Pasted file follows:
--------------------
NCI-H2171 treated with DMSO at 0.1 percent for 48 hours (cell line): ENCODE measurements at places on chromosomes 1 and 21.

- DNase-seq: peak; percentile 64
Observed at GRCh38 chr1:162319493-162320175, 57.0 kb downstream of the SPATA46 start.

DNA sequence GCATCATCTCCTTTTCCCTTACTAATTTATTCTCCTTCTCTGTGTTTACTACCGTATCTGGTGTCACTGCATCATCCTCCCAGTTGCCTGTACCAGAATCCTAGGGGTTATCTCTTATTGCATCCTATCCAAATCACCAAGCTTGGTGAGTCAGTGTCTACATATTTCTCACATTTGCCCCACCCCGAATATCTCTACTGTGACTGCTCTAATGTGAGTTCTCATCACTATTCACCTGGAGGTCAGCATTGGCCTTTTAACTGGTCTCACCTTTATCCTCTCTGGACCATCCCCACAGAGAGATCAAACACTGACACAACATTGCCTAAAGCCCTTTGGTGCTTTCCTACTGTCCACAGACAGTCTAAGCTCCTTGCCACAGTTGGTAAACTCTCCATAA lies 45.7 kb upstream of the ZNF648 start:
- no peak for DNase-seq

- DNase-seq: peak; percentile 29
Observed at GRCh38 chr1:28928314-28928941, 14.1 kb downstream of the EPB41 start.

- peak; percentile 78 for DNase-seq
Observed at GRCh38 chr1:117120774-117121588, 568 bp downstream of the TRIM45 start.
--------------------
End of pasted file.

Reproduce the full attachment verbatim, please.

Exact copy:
NCI-H2171 treated with DMSO at 0.1 percent for 48 hours (cell line): ENCODE measurements at places on chromosomes 1 and 21.

- DNase-seq: peak; percentile 64
Observed at GRCh38 chr1:162319493-162320175, 57.0 kb downstream of the SPATA46 start.

DNA sequence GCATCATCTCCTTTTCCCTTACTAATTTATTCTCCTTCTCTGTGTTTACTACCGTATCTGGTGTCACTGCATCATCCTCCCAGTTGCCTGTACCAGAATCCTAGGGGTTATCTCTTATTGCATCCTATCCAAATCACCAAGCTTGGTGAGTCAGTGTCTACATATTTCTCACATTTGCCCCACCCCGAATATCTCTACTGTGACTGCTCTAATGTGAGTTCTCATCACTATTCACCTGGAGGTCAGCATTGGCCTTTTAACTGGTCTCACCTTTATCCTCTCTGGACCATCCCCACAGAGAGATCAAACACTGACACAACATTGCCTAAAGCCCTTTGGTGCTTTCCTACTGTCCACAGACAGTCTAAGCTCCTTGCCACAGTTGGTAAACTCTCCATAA lies 45.7 kb upstream of the ZNF648 start:
- no peak for DNase-seq

- DNase-seq: peak; percentile 29
Observed at GRCh38 chr1:28928314-28928941, 14.1 kb downstream of the EPB41 start.

- peak; percentile 78 for DNase-seq
Observed at GRCh38 chr1:117120774-117121588, 568 bp downstream of the TRIM45 start.